In any of these cases, make sure you set aside time to speak to an experienced estate planning lawyer in New Jersey about your options. You may want to make changes to your will if:
- You’ve adopted a child or had a child since you first created your documents.
- You’ve gotten divorced or married since initially creating this will.
- A personal representative or trustee passes away before you.
- You have acquired a property that you wish to pass in a very particular manner rather than inside the terms of your will.
The process matters when you make updates to your will. Unfortunately, many people believe they can informally change their document by doing things like marking up an existing will or including an additional note, but these attempts are often unsuccessful. You have two options to update your will in New Jersey. The first of these is writing a new document and the second is adding an amendment to the will. If you are changing numerous terms inside the will, it is recommended that you create a new one to replace that older document. An amendment is used when you want to make a relatively straightforward change to a will. Your estate planning attorney can be the first one to help you update or revoke your will.
A knowledgeable New Jersey estate planning attorney can talk to you about whether an amendment or a freshly drafted will is the most appropriate way to view this situation. Schedule a consultation today with a New Jersey estate planning lawyer.
When a parent passes away, the children of the deceased as well as the executor of the estate may have certain challenges when attempting to liquidate the estate’s assets. An estate planning attorney in New Jersey can be helpful for guiding executors through this process.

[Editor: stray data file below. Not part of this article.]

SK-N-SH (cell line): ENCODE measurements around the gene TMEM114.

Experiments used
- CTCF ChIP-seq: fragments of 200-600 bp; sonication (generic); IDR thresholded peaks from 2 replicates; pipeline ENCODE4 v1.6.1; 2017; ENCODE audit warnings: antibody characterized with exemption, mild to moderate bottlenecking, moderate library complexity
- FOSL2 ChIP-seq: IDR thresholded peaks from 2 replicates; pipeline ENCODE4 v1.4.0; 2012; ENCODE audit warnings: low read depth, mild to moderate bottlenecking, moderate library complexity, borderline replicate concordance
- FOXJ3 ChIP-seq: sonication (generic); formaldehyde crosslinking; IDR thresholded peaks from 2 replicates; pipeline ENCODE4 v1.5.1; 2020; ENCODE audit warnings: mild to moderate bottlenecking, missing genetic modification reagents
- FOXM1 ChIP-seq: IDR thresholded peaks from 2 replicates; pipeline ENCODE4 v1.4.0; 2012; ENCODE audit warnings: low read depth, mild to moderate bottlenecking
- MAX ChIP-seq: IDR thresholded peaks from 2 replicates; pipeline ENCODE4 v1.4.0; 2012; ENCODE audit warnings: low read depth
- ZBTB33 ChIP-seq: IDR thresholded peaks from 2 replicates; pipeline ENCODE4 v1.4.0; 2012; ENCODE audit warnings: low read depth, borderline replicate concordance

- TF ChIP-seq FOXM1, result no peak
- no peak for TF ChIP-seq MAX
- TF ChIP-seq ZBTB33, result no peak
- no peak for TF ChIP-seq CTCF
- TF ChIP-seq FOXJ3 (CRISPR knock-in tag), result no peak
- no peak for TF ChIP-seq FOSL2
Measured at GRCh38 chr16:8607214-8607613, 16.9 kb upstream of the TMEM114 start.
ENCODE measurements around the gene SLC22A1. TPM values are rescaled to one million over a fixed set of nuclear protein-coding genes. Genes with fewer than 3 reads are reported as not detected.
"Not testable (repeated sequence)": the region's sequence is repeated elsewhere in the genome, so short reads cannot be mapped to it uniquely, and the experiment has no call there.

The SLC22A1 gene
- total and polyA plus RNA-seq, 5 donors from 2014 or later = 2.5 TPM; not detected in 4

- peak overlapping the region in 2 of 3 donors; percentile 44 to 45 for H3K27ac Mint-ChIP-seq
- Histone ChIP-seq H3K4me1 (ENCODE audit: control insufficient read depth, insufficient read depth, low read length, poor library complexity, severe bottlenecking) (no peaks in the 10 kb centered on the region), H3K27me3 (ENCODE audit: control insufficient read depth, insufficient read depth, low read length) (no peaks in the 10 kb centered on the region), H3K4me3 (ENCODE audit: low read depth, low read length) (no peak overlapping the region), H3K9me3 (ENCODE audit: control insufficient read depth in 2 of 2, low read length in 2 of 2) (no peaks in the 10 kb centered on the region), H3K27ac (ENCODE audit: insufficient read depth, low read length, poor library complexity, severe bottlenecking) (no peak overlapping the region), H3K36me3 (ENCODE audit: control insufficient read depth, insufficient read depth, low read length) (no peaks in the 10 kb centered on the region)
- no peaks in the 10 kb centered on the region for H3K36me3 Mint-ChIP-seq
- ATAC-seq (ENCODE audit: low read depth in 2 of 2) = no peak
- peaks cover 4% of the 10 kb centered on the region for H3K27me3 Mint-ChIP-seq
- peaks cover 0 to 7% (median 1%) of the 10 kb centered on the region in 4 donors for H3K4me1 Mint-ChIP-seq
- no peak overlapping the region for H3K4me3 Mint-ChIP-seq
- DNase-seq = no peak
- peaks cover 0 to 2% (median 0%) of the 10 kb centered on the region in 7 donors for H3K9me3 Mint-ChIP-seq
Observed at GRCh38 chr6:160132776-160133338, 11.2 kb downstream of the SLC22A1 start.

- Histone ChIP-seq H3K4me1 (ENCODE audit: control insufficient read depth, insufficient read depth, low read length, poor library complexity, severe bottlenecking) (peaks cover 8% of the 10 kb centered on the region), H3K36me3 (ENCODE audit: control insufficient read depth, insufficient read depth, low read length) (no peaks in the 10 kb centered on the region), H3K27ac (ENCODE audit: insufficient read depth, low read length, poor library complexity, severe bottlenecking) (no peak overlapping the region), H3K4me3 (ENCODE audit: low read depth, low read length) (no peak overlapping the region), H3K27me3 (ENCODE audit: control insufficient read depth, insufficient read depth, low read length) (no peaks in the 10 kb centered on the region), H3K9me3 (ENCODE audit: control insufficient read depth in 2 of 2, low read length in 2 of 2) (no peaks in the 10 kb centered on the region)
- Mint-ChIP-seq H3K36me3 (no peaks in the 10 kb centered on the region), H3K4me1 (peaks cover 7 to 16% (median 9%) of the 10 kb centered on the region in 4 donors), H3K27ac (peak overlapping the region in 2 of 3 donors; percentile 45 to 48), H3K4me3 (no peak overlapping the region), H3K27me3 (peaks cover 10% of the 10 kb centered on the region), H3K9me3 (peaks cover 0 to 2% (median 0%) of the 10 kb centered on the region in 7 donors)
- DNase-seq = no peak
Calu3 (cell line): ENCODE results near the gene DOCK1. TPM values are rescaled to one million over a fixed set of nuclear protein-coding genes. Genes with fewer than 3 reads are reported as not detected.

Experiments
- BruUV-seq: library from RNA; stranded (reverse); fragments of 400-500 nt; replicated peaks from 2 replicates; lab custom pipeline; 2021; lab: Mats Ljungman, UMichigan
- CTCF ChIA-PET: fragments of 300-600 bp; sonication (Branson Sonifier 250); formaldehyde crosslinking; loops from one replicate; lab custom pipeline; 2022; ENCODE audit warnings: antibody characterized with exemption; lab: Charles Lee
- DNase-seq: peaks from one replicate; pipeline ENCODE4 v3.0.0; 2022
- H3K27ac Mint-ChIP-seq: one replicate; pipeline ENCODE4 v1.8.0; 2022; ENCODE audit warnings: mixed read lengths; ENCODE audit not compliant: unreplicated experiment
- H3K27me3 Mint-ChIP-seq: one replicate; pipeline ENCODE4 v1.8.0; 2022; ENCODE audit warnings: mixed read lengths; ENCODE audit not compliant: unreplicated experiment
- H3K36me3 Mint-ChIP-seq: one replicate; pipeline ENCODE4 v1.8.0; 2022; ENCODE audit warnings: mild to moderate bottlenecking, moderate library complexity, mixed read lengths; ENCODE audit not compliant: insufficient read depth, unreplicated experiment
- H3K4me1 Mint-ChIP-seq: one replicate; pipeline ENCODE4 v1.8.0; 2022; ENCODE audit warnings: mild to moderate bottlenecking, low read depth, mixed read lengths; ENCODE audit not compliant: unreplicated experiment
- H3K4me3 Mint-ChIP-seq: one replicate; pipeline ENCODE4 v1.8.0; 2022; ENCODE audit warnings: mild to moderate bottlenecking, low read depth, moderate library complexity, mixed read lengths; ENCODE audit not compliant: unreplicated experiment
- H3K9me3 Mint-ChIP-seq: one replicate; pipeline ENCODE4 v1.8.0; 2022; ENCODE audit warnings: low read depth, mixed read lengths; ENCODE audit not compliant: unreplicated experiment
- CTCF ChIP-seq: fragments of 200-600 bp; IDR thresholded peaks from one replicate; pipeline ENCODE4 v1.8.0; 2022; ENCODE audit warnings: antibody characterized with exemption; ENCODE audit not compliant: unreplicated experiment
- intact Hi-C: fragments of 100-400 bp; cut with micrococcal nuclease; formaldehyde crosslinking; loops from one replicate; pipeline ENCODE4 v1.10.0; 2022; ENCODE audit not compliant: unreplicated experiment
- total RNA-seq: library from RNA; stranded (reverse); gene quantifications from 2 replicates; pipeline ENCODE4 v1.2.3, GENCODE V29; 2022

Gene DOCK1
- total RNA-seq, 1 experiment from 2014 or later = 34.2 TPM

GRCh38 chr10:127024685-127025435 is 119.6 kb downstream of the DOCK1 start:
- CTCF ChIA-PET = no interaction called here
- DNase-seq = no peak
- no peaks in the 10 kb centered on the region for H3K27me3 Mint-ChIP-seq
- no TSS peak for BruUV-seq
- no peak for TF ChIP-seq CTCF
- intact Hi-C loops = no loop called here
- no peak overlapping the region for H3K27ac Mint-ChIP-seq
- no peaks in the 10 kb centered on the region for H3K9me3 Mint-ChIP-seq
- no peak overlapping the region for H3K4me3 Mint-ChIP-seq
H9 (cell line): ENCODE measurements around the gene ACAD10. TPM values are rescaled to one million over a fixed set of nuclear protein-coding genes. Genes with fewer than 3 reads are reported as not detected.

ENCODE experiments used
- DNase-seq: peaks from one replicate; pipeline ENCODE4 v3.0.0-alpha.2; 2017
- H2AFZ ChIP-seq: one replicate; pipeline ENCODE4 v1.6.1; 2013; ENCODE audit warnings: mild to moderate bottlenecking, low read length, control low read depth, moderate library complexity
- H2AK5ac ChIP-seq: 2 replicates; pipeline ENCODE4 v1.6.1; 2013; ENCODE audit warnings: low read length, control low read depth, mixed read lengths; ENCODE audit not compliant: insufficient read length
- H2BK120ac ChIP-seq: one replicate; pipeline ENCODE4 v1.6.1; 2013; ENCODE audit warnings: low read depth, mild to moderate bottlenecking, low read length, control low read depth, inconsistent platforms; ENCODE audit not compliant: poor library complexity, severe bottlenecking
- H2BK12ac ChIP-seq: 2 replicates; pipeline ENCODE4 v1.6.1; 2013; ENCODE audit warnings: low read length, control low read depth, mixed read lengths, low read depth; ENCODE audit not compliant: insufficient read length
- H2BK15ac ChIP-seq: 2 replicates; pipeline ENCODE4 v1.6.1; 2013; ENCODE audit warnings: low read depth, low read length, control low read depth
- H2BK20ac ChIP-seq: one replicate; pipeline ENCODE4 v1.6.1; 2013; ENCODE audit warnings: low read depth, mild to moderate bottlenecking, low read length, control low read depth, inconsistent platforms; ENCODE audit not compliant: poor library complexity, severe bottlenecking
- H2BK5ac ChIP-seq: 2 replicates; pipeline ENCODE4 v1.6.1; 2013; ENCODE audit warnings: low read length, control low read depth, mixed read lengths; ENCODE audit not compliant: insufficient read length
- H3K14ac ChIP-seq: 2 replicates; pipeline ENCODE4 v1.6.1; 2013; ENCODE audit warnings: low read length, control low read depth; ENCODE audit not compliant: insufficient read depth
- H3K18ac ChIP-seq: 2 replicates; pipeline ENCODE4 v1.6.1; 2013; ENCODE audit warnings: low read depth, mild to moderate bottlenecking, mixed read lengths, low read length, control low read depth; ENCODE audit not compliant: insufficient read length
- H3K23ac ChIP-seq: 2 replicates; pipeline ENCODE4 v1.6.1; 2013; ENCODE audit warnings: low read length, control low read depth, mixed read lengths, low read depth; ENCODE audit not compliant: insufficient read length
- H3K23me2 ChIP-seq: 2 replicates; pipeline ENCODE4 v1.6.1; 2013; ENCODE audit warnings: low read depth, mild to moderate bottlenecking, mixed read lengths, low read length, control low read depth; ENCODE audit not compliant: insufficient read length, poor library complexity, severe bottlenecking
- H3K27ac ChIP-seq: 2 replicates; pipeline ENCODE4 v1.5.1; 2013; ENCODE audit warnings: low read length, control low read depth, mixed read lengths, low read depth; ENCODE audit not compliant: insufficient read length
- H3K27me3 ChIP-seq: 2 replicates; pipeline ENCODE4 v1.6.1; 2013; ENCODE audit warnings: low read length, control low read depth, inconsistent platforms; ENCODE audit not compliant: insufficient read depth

In plenty of estates, the home belonging to the parent may be the biggest asset inside the estate. It requires special involvement and is relatively illiquid. The transfer of real estate is not always easy. How the deed is titled at the time the person passes away will have a specific impact on how the property can be transferred. If you don’t currently have a copy of the deed, contact the county recorder’s office. There are several different types of deed issues that can impact transfer. These include:
- Joint tenancy. If the home was owned in joint tenancy or tenancy by the entirety, this joint owner or surviving spouse automatically becomes the new property owner and a new deed is not required.
- Sole ownership. The property has to go through probate before passing to the heir or heirs designated in the will.
- In trust. Property can eb left to a variety of trusts and in this case a new deed would have to be prepared by the estate executor and recorded in the county clerk’s office.
- Without joint tenancy. If the will specifies another person or people to whom legal ownership of the property should pass, a new deed will be required.
- Fiduciary authority. The executor has the right to dispose of the property at a private or public sale unless the will specifies another disposition.
The support of an experienced estate planning attorney can be very helpful in navigating this complex process.
Any change in presidential administration or big shifts in Congress could change current estate plan impacts, and that’s certainly true now. For business owners in particular, now is a good year to keep your eye on the news or your finger on the speed dial for your business, tax, and estate planning lawyer.